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Winnsboro (South Carolina, United States) (search for this): article 2
body, that the deliberate system of robbery, rapine, murder, starvation and burning, now carried on against this people, is not war, but a gigantic crime against humanity and against God. Our readers will recollect the scene in Columbia, where four thousand people were turned out of doors amidst roaring flames, and the communion vessels of a church were plundered and used in their orgies by drunken soldiers, blaspheming, as they drank, the name of Jesus Christ; and the later scene, in Winnsboro', where, as the church was burning, they sang blasphemous songs to the organ amid the sea of fire. Men wonder, when they read such accounts, that Heaven itself does not interpose, and, by some signal interposition of its vengeance, mark its sense of the crime. But that is not God's ordinary mode of dealing with man. In the dispensations of His Providence, "sentence against an evil work is not executed speedily." Men are treated as free agents, which they could not be if every step the tr
Jesus Christ (search for this): article 2
an account of the deeds done in the body, that the deliberate system of robbery, rapine, murder, starvation and burning, now carried on against this people, is not war, but a gigantic crime against humanity and against God. Our readers will recollect the scene in Columbia, where four thousand people were turned out of doors amidst roaring flames, and the communion vessels of a church were plundered and used in their orgies by drunken soldiers, blaspheming, as they drank, the name of Jesus Christ; and the later scene, in Winnsboro', where, as the church was burning, they sang blasphemous songs to the organ amid the sea of fire. Men wonder, when they read such accounts, that Heaven itself does not interpose, and, by some signal interposition of its vengeance, mark its sense of the crime. But that is not God's ordinary mode of dealing with man. In the dispensations of His Providence, "sentence against an evil work is not executed speedily." Men are treated as free agents, which th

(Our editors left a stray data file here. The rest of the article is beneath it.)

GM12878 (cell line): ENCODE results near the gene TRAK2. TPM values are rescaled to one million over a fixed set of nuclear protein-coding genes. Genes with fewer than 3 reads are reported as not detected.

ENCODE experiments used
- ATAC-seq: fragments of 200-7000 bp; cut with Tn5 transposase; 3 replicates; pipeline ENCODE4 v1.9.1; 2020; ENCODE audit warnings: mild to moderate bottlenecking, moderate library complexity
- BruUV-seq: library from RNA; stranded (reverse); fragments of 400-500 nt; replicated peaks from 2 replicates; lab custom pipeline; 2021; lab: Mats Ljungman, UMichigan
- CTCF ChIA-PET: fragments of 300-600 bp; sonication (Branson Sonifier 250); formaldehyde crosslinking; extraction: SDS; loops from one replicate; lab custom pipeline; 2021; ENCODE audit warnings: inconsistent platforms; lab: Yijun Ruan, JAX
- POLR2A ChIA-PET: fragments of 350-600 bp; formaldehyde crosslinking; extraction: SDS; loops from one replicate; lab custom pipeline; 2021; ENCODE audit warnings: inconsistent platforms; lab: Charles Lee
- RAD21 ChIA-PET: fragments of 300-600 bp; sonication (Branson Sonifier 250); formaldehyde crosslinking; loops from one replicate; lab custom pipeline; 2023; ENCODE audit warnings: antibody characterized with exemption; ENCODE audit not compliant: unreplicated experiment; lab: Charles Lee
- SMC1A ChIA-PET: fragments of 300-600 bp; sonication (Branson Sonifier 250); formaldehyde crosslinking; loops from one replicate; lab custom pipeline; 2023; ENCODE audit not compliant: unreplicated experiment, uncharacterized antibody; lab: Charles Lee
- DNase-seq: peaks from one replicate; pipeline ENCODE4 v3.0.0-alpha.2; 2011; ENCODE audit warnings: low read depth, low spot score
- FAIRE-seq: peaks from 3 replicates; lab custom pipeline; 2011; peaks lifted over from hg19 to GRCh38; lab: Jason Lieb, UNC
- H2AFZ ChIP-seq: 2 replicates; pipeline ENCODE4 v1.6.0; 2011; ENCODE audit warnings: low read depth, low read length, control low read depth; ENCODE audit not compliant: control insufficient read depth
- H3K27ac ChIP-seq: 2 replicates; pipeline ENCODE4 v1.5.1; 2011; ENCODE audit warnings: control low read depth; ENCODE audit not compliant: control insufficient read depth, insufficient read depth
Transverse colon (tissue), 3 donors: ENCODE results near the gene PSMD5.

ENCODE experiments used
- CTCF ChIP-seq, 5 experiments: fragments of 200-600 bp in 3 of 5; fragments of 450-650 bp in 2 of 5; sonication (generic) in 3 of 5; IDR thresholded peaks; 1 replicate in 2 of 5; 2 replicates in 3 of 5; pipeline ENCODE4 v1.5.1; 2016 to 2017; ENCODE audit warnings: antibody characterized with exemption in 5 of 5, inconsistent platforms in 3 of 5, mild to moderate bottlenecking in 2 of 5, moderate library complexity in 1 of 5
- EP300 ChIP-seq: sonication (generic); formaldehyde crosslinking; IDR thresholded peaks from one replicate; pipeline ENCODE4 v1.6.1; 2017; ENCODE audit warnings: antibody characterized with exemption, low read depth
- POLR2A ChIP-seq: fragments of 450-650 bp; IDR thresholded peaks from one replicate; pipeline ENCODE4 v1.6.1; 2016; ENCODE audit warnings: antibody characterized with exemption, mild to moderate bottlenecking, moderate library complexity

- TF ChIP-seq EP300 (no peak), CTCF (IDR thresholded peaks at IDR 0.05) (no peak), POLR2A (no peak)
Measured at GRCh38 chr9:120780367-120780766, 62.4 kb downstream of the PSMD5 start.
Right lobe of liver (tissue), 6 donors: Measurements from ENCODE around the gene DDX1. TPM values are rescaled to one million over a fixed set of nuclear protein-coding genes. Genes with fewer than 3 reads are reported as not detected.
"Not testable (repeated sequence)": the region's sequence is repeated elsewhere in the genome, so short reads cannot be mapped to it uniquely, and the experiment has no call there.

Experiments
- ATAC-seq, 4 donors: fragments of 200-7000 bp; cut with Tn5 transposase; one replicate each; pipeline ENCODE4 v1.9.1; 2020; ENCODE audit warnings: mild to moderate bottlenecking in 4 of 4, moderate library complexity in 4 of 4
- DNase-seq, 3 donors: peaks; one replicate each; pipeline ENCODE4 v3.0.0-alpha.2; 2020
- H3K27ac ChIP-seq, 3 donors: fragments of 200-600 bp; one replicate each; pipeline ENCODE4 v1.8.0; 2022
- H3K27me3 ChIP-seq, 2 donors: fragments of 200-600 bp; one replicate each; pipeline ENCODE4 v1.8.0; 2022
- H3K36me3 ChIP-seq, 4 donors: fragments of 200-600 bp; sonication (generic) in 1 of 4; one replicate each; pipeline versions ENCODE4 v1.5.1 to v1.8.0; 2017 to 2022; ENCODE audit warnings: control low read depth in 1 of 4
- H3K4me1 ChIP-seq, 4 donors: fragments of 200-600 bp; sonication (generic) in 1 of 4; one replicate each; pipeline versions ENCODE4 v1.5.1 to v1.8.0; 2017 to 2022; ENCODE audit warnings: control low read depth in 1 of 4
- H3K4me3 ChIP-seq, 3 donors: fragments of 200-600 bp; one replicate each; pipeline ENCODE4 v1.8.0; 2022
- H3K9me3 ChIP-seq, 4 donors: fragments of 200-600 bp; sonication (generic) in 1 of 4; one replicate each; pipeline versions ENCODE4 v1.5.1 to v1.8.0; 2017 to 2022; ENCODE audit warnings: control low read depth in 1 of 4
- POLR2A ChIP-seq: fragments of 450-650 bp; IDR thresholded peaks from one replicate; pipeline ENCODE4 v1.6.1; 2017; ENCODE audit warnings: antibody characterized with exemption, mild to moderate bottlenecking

w fearful that judgment will be, He waits with wonderful patience and benignity, exhausting the treasures of his goodness and long-suffering to bring them, if possible, to repentance, before he summons them to a bar where the voice of Mercy is no longer heard, and Justice condemns the guilty to pay, to the uttermost farthing, the long arrears of their crime. But as nations have no hereafter, and must hence be punished here for their wickedness; and as the North, in the re-election of Mr. Lincoln, has deliberately sanctioned his mode of conducting this war, those of its people who have any belief in a God cannot look to the future of their country without some dismal forebodings. "With that measure ye mete to others, it shall be meted to you again," is as true of nations as individuals. We are aware that the North is now exempt from calamities and misery; that it flourishes like a green bay tree, and riots in wealth, luxury and licentiousness. But who knows that, amid its revelr